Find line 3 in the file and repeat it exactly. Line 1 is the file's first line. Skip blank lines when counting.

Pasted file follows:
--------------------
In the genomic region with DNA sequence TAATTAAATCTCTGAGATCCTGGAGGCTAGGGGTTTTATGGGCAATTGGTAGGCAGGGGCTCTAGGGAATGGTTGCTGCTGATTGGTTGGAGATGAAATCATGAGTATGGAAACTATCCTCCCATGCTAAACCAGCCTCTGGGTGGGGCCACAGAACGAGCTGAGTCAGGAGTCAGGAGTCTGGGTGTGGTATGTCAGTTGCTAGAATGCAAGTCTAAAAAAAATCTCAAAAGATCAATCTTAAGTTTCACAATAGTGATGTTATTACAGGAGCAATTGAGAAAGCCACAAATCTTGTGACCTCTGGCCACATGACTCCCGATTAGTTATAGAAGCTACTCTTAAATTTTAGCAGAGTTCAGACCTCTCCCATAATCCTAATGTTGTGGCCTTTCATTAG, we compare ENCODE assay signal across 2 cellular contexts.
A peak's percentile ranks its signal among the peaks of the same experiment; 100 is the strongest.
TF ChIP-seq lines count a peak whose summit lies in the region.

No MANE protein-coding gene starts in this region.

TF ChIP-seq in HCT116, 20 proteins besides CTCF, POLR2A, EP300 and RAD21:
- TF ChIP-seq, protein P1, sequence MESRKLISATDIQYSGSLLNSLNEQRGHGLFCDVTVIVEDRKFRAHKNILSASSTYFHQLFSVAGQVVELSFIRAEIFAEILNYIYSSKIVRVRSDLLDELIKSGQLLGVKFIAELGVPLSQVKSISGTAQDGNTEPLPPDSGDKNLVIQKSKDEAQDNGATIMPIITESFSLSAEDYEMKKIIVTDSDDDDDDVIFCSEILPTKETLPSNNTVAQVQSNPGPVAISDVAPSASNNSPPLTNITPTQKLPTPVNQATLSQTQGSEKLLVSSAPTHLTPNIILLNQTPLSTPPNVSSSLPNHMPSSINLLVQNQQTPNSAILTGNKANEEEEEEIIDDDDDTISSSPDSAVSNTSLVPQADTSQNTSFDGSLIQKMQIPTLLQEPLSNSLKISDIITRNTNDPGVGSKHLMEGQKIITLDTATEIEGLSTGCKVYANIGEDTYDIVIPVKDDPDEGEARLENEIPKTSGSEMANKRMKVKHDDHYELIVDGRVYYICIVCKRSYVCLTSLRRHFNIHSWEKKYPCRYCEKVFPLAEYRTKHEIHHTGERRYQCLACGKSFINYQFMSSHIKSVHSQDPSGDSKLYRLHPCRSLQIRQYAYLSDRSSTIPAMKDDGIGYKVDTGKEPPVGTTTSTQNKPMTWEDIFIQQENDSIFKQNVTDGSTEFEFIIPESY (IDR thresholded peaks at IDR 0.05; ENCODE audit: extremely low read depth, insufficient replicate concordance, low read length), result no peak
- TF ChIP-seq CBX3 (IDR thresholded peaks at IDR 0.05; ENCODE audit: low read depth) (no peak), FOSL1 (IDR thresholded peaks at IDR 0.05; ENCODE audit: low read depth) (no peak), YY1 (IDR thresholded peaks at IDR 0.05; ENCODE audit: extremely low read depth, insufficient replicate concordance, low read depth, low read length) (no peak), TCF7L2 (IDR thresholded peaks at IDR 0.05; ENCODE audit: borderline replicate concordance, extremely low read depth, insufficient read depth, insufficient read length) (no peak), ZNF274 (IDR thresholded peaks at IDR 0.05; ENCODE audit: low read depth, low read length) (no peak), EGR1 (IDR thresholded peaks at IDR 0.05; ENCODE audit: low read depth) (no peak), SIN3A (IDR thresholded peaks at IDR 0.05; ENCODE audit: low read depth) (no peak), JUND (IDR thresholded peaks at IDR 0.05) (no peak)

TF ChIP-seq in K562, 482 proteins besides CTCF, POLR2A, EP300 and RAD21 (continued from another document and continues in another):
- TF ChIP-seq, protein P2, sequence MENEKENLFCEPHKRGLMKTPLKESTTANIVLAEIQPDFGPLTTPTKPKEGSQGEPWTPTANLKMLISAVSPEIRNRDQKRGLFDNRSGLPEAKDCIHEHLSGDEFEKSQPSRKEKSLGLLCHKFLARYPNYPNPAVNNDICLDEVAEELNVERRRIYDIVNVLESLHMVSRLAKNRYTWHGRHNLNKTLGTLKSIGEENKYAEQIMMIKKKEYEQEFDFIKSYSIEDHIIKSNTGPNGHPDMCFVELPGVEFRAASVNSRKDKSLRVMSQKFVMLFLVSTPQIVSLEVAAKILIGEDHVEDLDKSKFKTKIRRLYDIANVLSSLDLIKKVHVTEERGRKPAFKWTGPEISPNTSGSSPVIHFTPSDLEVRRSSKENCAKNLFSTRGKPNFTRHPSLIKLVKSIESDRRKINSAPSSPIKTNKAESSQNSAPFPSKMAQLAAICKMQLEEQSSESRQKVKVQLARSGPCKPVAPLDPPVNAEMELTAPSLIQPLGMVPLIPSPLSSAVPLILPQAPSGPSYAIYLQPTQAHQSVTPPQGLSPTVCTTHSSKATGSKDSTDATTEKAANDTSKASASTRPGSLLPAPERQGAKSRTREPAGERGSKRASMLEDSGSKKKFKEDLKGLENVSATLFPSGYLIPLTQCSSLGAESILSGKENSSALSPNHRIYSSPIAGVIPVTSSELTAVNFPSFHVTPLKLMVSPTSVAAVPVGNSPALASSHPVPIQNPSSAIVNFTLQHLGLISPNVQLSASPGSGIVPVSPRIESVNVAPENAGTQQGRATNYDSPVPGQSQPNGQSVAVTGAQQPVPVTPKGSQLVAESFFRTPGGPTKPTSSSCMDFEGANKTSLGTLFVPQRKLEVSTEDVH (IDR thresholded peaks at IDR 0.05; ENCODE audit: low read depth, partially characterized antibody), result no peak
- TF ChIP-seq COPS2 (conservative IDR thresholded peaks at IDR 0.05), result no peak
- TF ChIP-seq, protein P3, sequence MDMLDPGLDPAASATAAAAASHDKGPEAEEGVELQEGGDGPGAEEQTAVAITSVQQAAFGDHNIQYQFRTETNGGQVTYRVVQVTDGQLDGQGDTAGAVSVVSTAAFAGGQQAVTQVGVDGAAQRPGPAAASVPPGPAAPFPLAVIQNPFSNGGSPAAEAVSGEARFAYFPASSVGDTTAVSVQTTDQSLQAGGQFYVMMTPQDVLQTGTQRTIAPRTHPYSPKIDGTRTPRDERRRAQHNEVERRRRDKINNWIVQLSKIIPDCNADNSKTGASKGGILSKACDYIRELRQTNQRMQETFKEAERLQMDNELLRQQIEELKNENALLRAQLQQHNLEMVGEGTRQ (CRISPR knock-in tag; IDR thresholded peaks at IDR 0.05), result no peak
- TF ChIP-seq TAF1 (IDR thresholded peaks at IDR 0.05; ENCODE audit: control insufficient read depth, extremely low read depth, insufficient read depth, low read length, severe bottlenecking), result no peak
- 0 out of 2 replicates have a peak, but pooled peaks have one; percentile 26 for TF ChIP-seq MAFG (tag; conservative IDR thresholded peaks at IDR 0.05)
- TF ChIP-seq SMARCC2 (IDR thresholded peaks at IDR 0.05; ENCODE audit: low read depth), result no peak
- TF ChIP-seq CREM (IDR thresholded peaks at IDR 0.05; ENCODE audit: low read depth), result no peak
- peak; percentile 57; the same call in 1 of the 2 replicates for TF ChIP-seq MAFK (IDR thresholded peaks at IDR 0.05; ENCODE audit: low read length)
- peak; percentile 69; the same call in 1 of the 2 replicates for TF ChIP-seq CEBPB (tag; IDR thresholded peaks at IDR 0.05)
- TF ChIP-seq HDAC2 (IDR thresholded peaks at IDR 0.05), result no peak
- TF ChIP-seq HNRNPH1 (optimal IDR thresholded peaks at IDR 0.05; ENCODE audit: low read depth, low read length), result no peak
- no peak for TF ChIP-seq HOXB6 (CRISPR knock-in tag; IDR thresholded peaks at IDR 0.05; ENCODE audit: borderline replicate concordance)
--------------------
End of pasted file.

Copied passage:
TF ChIP-seq lines count a peak whose summit lies in the region.